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Private Debt with Pervasive Default Risk

Gao, Xiang (2009): Private Debt with Pervasive Default Risk.

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Abstract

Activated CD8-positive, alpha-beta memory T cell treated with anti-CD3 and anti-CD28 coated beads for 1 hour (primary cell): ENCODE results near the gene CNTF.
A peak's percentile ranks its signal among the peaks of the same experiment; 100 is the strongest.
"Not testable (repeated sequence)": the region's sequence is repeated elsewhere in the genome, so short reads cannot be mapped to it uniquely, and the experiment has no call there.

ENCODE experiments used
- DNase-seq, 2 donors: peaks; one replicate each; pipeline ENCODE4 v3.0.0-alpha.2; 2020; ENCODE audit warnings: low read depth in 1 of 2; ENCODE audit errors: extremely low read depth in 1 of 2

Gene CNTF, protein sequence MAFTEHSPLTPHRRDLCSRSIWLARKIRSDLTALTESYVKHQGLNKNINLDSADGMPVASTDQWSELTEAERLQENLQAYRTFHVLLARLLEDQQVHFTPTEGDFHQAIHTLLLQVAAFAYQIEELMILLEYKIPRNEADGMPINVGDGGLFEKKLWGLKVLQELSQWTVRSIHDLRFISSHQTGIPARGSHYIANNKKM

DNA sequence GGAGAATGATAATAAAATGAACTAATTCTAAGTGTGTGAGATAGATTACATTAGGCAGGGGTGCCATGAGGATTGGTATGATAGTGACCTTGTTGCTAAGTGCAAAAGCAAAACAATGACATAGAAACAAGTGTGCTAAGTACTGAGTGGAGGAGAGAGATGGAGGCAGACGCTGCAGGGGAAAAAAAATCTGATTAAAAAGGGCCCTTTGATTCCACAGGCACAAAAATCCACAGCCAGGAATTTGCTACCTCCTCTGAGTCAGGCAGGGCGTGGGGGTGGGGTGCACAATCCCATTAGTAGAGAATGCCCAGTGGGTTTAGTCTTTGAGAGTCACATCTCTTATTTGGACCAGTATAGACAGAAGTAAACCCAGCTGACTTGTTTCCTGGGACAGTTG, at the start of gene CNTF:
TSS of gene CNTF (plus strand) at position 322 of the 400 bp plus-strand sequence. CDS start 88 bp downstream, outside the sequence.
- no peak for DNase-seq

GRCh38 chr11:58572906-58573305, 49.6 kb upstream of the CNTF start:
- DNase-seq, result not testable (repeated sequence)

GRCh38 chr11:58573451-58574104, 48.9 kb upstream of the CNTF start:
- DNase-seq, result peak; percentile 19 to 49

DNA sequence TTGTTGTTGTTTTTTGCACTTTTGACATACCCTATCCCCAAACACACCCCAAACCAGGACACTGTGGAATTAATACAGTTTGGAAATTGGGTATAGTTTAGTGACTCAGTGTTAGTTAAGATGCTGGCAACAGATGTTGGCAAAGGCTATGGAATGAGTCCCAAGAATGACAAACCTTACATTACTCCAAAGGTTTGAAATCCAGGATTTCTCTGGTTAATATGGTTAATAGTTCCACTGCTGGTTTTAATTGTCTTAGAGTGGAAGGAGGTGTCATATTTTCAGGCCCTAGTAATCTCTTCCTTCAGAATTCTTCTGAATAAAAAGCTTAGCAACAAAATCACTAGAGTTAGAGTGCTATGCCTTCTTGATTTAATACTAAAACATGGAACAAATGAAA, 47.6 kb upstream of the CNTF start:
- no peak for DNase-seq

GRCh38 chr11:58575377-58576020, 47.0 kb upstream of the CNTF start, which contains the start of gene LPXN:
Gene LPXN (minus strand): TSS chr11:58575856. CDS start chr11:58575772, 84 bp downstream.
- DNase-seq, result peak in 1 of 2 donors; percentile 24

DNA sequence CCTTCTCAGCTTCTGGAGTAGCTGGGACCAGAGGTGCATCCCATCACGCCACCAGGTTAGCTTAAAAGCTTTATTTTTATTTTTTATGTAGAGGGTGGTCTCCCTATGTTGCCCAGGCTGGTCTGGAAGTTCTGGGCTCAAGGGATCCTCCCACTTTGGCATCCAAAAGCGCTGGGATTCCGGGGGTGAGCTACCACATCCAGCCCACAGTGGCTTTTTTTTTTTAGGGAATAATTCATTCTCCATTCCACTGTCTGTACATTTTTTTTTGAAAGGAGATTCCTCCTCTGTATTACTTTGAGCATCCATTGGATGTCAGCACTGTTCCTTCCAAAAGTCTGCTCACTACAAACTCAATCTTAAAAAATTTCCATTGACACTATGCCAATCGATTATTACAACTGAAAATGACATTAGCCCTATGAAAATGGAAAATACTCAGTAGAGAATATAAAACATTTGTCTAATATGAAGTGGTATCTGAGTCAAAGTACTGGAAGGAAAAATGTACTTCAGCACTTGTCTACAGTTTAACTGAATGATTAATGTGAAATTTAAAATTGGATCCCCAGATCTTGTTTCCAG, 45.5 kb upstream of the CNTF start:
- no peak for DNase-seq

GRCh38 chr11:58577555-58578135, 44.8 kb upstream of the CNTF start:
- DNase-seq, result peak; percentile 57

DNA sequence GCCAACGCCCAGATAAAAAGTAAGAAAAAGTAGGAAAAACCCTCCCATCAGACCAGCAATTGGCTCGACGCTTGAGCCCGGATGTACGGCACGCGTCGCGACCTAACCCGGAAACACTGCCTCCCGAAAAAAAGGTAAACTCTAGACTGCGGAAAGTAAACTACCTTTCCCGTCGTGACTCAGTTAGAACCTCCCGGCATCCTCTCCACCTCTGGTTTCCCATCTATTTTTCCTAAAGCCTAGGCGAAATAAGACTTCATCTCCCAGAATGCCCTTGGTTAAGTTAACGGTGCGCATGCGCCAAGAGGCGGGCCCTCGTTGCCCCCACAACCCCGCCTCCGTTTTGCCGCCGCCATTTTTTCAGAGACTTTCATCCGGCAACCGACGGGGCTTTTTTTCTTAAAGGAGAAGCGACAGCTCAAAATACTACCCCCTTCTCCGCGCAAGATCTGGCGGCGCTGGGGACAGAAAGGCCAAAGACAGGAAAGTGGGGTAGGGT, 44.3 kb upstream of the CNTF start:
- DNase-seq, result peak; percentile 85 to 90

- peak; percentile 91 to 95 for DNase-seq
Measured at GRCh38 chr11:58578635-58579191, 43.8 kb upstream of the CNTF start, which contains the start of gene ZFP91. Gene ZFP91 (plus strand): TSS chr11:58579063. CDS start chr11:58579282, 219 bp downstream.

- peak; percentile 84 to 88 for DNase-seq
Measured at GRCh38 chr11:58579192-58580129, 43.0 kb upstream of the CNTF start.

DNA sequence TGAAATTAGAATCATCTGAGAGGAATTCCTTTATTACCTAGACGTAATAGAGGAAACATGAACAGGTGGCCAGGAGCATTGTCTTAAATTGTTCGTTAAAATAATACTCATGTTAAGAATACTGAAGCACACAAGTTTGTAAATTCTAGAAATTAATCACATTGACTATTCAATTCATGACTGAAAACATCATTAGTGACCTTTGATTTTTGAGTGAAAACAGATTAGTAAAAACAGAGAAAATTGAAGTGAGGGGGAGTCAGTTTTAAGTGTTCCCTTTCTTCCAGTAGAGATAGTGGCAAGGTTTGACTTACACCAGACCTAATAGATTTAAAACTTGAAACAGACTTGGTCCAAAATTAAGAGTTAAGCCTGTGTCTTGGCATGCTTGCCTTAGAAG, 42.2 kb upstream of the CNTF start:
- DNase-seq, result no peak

This paper studies the effects of private debts on risk sharing and welfare, in which I assume individual residents have access to both international and domestic capital markets. Like Jeske (2006), I make the assumption that domestic residents cannot commit to repay their debts across border. The previous literature assumes contracts are perfectly enforceable within border, and hence the marginal rate of substitution must be equal among all residents in any one country. The novel feature in this model is to bring limited commitment into debt contracts signed between domestic residents. The pervasive risk of repudiation creates different domestic asset pricing rules for countries that are constrained in international financial market. Constrained country's domestic interest rate is equal to the reciprocal of the lowest marginal rate of substitution within that country. However, non-constrained countries still have equalized marginal rate of substitution which determines the international interest rate. A wider gap between domestic and international financing cost emerges in this model and leads to harsher punishment for international debt defaulters. Although limited domestic risk sharing hinders aggregate welfare reaching an even higher standard, it has no negative effect on the original level in Jeske's setup. As a result, my model allows more international risk sharing and higher welfare. I show how this improvement depends on the interaction between preventing within and across border default in equilibrium. I also explore the role of endogenous borrowing constraints, international borrowing by using other domestic residents as intermediaries and the specification of deviation penalty.

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